17 Percent of American Families Have Received Food Donations; 29 Percent of Those Who Haven’t Believe They May Have To
AUSTIN, Minn.–(BUSINESS WIRE)–Nearly two-thirds (64 percent) of Americans believe the U.S. hunger problem has worsened in the last year, in part due to rising food and fuel prices, according to The Hormel Hunger Survey 2007: A National Perspective, conducted by Hormel Foods Corporation (NYSE:HRL) in conjunction with America’s Second Harvest – The Nation’s Food Bank Network.
The survey, which gauges Americans’ experiences and views on hunger, found that consumers largely consider rising food and fuel costs and a worsening economy to be some of the factors contributing to a hungry America. More than half (63 percent) of U.S. consumers blame worsening economic conditions, and in the past year, nearly two-thirds of consumers have had to cut back on their food purchases due to higher food prices.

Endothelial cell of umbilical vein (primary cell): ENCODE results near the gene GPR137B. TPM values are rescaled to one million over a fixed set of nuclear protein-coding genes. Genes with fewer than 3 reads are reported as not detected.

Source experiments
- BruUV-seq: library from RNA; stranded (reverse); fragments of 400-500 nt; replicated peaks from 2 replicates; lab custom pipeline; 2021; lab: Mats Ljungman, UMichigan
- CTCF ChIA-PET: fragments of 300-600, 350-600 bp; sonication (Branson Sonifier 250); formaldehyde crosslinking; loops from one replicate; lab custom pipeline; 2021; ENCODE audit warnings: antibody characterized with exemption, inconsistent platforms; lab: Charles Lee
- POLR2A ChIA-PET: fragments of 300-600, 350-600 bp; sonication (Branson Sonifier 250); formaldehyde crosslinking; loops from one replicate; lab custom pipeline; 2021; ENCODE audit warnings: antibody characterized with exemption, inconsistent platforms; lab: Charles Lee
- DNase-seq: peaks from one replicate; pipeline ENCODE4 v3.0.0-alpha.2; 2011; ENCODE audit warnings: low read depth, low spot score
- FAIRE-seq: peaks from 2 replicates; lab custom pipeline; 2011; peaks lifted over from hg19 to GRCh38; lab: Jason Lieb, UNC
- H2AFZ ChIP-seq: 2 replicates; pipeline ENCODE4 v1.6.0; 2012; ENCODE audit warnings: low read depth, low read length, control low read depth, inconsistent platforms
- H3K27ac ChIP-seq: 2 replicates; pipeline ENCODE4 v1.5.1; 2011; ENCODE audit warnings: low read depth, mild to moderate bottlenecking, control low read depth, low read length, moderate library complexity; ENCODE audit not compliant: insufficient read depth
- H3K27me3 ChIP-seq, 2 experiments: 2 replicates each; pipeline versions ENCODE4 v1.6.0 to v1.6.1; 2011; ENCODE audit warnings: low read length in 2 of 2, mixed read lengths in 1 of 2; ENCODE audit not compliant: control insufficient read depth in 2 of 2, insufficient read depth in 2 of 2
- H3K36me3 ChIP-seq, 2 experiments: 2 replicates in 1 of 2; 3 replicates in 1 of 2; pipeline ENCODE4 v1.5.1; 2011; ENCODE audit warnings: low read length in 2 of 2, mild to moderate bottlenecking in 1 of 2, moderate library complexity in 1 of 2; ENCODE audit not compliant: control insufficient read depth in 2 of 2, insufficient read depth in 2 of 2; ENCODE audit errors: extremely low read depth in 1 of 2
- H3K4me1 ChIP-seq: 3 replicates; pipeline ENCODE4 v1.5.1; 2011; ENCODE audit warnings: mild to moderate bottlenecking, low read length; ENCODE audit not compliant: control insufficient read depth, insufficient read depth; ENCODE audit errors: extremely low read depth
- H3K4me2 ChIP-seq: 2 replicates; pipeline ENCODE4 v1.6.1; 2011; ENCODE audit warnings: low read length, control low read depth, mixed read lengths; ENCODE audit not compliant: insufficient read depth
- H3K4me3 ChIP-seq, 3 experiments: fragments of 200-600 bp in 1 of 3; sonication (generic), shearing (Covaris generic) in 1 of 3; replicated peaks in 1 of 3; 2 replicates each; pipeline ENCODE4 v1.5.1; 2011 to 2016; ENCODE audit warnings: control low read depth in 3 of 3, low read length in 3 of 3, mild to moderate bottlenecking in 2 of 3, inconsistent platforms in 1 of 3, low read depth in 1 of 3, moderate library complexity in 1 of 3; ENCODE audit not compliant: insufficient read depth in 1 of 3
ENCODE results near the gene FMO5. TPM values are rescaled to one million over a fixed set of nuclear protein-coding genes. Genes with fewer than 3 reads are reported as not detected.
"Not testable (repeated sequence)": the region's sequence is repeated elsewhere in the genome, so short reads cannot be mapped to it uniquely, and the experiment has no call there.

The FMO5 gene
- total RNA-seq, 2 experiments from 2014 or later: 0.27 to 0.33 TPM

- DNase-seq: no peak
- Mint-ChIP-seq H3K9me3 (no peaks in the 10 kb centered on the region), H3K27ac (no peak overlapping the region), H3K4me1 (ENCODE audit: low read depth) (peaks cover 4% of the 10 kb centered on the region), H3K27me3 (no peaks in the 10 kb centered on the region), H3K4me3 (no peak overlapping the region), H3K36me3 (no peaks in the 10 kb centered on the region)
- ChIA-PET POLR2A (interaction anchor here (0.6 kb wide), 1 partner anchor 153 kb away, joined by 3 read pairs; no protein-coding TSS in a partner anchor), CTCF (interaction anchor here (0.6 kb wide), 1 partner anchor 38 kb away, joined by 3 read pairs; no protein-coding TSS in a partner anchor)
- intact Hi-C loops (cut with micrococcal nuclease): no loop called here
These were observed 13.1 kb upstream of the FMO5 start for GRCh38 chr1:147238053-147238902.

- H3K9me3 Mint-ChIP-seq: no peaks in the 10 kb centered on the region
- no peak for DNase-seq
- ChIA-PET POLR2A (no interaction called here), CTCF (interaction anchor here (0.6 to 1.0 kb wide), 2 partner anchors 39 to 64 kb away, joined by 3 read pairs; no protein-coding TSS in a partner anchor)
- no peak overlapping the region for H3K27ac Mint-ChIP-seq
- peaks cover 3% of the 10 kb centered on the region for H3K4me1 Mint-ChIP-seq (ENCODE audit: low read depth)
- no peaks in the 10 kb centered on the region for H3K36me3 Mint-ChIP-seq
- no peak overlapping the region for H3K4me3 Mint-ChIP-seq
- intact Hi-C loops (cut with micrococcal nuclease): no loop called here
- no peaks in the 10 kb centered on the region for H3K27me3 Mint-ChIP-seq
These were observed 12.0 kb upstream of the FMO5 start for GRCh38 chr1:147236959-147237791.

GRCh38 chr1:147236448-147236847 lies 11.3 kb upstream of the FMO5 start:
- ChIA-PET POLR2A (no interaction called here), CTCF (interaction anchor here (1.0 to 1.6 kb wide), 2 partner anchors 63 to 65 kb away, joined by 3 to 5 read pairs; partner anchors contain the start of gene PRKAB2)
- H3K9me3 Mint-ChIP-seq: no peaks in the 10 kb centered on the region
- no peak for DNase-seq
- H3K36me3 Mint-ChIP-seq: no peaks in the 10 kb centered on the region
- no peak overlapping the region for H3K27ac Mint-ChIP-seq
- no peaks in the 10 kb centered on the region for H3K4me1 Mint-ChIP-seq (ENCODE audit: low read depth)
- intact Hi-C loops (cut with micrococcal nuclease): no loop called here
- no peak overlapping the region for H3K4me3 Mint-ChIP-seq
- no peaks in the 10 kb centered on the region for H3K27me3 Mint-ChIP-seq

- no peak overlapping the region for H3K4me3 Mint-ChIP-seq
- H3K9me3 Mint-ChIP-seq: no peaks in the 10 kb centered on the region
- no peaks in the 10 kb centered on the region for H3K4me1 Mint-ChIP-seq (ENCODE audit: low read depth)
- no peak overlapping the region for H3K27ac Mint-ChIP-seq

In addition to the economy and food prices, when prompted, Americans make a connection between the shift to increased use of ethanol as a fuel and higher food prices. Sixty percent of the population agrees that ethanol use is increasing the cost of corn, and thus food, and that it is at least part of the reason that more Americans are going hungry. More than half (53 percent) of the general public say governmental subsidies to make ethanol from corn will help in reducing the United States’ dependence on foreign oil. But almost as many (47 percent) oppose these subsidies because they result in higher food prices for consumers.